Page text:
In the spring of 2018, Adrienne Pechy experienced a headache unlike any she had ever had. “It felt like my head was going to explode,” recalls the Coatesville resident, who was 51 at the time.
Puzzled as she was by the intensity of her headache, Pechy was also vomiting. She had just eaten dinner, so she supposed she might have food poisoning or even a stomach bug. She decided to ride things out at home.
Twenty-four hours later, Pechy asked her mother to drive her to urgent care at the Main Line Health Center at Exton Square. There, after a flu test came back negative, Pechy was advised to go to the emergency room. At Paoli Hospital, part of Main Line Health, a CT scan of her brain showed that she had suffered a hemorrhagic stroke.
No time to lose
Pechy’s stroke was caused by an aneurysm, a bulging weak spot in the wall of an artery, which had burst and bled into the space surrounding her brain. This type of stroke is known as a subarachnoid hemorrhage. The blood pooling around the brain increases pressure on the brain and damages brain cells. Without prompt treatment, a subarachnoid hemorrhage can cause permanent disability or death.
“Fifty percent of patients having a subarachnoid hemorrhage do not make it to the hospital,” says Michelle J. Smith, MD, FAANS, system chief of neurosurgery and medical co-director of the neuroscience service line at Main Line Health. “Of those who do, one-third will survive with a good outcome, one-third will have a disability and one-third will die.”
Pechy needed treatment to relieve the pressure on her brain and prevent the aneurysm from bleeding again. She was rushed by ambulance to Bryn Mawr Hospital, part of Main Line Health, where Dr. Smith placed a temporary device inside her head to alleviate the pressure. Neuro-interventionalist Nabeel Heriel, MD, MPH, then performed a minimally invasive procedure called endovascular coiling to block blood flow to the aneurysm.
But Pechy was not out of danger yet. She soon developed additional brain bleeding causing significant brain swelling and needed more invasive surgery.
Dr. Smith performed a hemicraniectomy, removing part of Pechy’s skull so she could remove the blood and enable Pechy’s brain to safely expand. A few weeks later, she performed a second surgery to secure the bone back into position. Dr. Smith also removed the device, draining the excess fluid around Pechy’s brain and implanting a shunt, which moves the fluid to another part of the body where it can be absorbed.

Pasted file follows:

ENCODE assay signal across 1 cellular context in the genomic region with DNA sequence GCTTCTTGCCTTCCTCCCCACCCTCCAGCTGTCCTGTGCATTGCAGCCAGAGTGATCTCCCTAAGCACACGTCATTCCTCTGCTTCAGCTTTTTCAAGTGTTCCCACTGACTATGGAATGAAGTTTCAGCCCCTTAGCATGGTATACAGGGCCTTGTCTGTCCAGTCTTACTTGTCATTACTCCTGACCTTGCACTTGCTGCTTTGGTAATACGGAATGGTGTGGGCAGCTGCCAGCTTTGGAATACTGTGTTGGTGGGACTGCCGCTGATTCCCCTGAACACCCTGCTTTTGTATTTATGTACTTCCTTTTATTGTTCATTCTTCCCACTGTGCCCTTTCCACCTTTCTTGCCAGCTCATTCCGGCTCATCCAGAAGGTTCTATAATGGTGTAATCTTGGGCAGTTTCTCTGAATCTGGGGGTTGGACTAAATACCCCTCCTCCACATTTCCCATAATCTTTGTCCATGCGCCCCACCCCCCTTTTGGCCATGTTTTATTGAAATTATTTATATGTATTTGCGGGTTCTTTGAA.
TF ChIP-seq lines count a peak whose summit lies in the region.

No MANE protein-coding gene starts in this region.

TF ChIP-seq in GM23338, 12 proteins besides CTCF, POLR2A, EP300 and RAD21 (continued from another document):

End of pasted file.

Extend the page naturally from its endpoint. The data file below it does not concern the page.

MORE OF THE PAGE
Rehabilitation for memory, balance
Pechy spent three weeks in Bryn Mawr Hospital’s intensive care unit. She was then transferred to Main Line Health’s Bryn Mawr Rehabilitation Hospital, where she received inpatient physical, occupational and speech therapy.
“Adrienne came in functioning at a fairly high level,” says speech therapist Jessica Wardell, MS, CCC-SLP. “She had mild cognitive deficits in the areas of memory, problem-solving and speed of information processing. She needed help walking and also received therapy to improve her balance and coordination and regain daily living skills. She was definitely motivated, and she made quick progress.”
Getting her life back
Pechy continued to improve during eight more weeks of outpatient rehabilitation. Four months after her stroke, she began transitioning back to her job as a project manager for a cancer research biotech company. Now 53, she’s doing great and staying active with her 13-year-old daughter, Hannah.
“I’m very fortunate—I’m alive,” Pechy says. “This could have gone a completely different way. I’m here and doing well because of the great care, support and positive reinforcement I received from my doctors, nurses and therapists. Everyone who helped me along the way has been amazing.”
Stroke: Know the risks and symptoms
Some risk factors for stroke can’t be changed. But up to 80 percent of strokes could be prevented with healthy lifestyle changes—eating well, exercising regularly and quitting smoking. Another key is working with your doctor to control health conditions such as diabetes, heart disease and hypertension.
It’s important to know the signs of a stroke and get help immediately. Treatment is most effective when started right away.
Bryn Mawr Hospital was recently certified by the Joint Commission as a thrombectomy-capable facility. The Joint Commission, in collaboration with the American Heart Association/American Stroke Association, now provides an advanced stroke certification for Thrombectomy-Capable Stroke Centers in response to the need to identify hospitals that meet rigorous standards for performing endovascular thrombectomy.